In the creative world, blank space actually holds a lot of weight. We designers love white space and love our clients who appreciate white space even more. The common phrase “less is more” is crucial when talking about white space – but the space’s importance is generally less known.
White space is not just a trend – minimalist designers have been playing with space since the early 20th century. Hongkiat’s article on the subject illustrates the thought process, “White space is simply…the absence of active design elements. Many people, when they hear the words “white space,” assume that white space has to literally be a) white, and b) a space. In fundamentalist terms, that’s true; however, most of the time you can take a more figurative interpretation and still create a “white space” in the form of a non-active area. For example, a blurred photo used as the background image on a website would, in this looser definition, be considered “white space,” even though it’s neither white nor space. However, it’s not an active part of the site’s functionality – it doesn’t demand anything of the user.” White space both gives text and graphics room to breathe in a design while also giving the viewers eyes a place to rest so they can focus on main elements.
When tackling a new branding project, considering white space – sometimes called negative space – is important, as the clever manipulation of space can push a design from good to great. Many are familiar with the FedEx logo’s “hidden arrow”, but check out Creative Bloq’s article for 30 more imaginative examples.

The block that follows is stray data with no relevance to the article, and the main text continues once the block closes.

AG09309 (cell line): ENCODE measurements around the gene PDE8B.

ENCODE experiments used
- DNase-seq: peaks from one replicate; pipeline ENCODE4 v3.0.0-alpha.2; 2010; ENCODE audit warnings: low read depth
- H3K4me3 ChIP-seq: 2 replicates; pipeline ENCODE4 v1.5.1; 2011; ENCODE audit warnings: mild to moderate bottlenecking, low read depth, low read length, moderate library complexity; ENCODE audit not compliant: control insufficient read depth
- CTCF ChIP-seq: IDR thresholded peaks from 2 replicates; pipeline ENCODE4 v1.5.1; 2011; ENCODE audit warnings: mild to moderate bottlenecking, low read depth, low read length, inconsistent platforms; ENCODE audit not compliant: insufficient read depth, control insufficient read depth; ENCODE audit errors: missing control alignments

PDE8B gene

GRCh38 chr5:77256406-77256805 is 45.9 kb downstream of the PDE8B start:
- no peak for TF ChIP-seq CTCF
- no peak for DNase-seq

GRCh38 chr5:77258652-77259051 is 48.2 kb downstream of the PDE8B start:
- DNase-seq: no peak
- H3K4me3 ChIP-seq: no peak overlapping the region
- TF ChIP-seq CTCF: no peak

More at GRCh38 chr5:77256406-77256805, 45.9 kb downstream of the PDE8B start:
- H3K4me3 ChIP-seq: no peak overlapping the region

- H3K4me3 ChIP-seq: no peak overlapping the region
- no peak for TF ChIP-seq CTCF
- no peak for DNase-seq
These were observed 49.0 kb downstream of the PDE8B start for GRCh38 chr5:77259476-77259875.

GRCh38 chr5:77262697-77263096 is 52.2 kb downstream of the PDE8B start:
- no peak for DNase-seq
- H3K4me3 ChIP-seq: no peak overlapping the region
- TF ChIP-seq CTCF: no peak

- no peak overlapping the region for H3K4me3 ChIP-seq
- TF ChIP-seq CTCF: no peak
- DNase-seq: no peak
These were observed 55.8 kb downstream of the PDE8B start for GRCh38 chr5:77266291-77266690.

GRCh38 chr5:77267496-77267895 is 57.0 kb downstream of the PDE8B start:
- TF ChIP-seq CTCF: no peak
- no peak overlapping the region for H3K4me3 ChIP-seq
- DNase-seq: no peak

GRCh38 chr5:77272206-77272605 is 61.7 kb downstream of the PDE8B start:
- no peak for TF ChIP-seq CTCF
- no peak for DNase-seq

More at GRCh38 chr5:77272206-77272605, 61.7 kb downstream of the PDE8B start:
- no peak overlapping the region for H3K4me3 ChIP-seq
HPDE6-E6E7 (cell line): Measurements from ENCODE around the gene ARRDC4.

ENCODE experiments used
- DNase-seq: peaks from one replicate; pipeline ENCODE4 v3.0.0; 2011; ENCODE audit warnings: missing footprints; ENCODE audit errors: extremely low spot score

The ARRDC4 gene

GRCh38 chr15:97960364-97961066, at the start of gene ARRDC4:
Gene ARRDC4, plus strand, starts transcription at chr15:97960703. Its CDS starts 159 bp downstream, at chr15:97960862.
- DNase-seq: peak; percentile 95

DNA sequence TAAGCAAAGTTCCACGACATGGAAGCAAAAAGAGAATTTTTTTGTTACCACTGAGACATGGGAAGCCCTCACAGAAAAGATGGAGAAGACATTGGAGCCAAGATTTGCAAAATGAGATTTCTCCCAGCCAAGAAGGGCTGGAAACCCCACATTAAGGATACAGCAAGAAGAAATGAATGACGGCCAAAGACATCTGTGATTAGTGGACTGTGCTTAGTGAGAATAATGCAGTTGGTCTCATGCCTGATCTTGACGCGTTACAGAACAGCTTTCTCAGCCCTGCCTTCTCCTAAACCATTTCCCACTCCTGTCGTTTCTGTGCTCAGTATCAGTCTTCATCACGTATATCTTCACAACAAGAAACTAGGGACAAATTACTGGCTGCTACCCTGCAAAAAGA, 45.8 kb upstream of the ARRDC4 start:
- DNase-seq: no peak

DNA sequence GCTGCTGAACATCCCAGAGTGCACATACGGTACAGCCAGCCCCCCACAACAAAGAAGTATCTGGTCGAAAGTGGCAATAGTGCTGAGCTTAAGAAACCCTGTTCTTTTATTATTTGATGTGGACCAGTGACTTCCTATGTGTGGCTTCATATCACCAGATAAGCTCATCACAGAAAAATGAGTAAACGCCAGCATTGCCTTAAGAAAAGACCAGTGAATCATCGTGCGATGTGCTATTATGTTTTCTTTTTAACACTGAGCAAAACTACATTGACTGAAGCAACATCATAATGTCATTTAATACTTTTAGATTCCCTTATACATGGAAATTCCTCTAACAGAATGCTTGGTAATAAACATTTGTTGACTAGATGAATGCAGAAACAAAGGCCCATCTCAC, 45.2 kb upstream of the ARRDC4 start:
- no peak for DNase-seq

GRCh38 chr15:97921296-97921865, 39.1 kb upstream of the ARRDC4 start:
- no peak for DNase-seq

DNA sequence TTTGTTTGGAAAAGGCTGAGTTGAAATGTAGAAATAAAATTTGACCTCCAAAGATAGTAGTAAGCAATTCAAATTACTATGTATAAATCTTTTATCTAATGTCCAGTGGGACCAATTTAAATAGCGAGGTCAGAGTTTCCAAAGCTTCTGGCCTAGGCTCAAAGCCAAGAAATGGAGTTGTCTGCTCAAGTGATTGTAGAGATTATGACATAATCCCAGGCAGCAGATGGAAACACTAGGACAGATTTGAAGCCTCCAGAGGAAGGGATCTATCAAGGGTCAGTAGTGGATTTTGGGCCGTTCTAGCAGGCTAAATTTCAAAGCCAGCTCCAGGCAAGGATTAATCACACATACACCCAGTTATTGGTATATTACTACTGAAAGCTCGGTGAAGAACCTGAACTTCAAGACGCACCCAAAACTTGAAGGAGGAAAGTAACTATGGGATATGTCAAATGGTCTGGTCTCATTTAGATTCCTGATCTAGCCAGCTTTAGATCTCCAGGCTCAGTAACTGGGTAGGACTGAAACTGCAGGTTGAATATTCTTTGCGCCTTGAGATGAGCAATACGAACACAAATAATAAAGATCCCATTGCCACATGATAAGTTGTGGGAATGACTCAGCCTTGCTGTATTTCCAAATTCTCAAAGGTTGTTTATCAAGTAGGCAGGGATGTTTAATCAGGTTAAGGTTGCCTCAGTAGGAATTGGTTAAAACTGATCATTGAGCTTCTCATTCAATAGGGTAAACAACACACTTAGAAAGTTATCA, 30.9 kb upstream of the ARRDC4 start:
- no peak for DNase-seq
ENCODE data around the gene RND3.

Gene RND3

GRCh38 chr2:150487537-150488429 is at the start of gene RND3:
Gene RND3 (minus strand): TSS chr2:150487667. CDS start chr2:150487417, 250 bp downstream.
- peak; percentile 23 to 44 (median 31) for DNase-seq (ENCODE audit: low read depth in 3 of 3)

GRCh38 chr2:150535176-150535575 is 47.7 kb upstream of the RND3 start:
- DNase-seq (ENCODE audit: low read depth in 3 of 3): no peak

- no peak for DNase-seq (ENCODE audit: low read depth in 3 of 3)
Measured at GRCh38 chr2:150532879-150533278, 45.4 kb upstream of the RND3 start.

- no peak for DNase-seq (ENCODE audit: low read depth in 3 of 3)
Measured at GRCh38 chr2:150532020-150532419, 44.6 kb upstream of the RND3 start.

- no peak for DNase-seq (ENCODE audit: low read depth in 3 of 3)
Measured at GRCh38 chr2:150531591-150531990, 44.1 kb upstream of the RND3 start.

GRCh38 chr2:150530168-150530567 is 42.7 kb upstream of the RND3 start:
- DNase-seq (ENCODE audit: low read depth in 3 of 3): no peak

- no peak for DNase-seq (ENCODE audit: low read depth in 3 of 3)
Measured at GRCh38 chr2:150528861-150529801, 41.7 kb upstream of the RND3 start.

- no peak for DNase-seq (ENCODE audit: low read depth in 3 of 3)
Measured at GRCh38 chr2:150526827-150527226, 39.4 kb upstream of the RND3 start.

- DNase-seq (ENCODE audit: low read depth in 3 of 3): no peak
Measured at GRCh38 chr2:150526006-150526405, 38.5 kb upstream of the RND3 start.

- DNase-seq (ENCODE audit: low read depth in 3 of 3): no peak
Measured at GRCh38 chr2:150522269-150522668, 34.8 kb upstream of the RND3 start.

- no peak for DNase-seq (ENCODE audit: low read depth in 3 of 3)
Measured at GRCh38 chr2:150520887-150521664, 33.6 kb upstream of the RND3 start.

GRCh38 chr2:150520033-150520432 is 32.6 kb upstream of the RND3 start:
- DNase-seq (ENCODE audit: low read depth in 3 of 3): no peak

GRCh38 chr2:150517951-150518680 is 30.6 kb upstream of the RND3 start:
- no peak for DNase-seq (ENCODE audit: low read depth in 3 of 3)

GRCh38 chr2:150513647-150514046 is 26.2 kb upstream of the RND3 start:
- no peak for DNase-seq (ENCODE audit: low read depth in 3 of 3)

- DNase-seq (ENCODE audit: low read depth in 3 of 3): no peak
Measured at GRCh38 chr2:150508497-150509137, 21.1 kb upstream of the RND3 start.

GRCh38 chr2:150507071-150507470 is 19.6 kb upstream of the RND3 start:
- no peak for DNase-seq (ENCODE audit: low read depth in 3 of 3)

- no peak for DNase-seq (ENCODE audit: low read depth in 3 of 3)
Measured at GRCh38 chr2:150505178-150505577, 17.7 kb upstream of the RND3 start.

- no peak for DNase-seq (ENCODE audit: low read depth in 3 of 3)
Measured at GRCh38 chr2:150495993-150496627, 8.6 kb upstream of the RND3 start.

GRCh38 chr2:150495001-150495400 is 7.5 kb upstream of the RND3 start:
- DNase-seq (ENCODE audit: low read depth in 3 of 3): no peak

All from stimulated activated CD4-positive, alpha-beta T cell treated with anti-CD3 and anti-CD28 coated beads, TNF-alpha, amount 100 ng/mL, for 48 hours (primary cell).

Of course, every designer has their own personal taste, style, and skill set. Incorporating white space into designs may seem too simplistic or may not seem to flex enough creative muscles. But first, consider how you enjoy receiving information. This article from Treehouse challenges, “a good approach to using whitespace is to think about what you would like to see in a page. For example, would you like to read something that is squeezed in the page or you rather read something that is well-spaced? Would you like to have several different kinds of information taking up the whole page or would you rather have something that is properly organised?” No matter the approach, a wise use of white space can help declutter and improve the experience for all involved.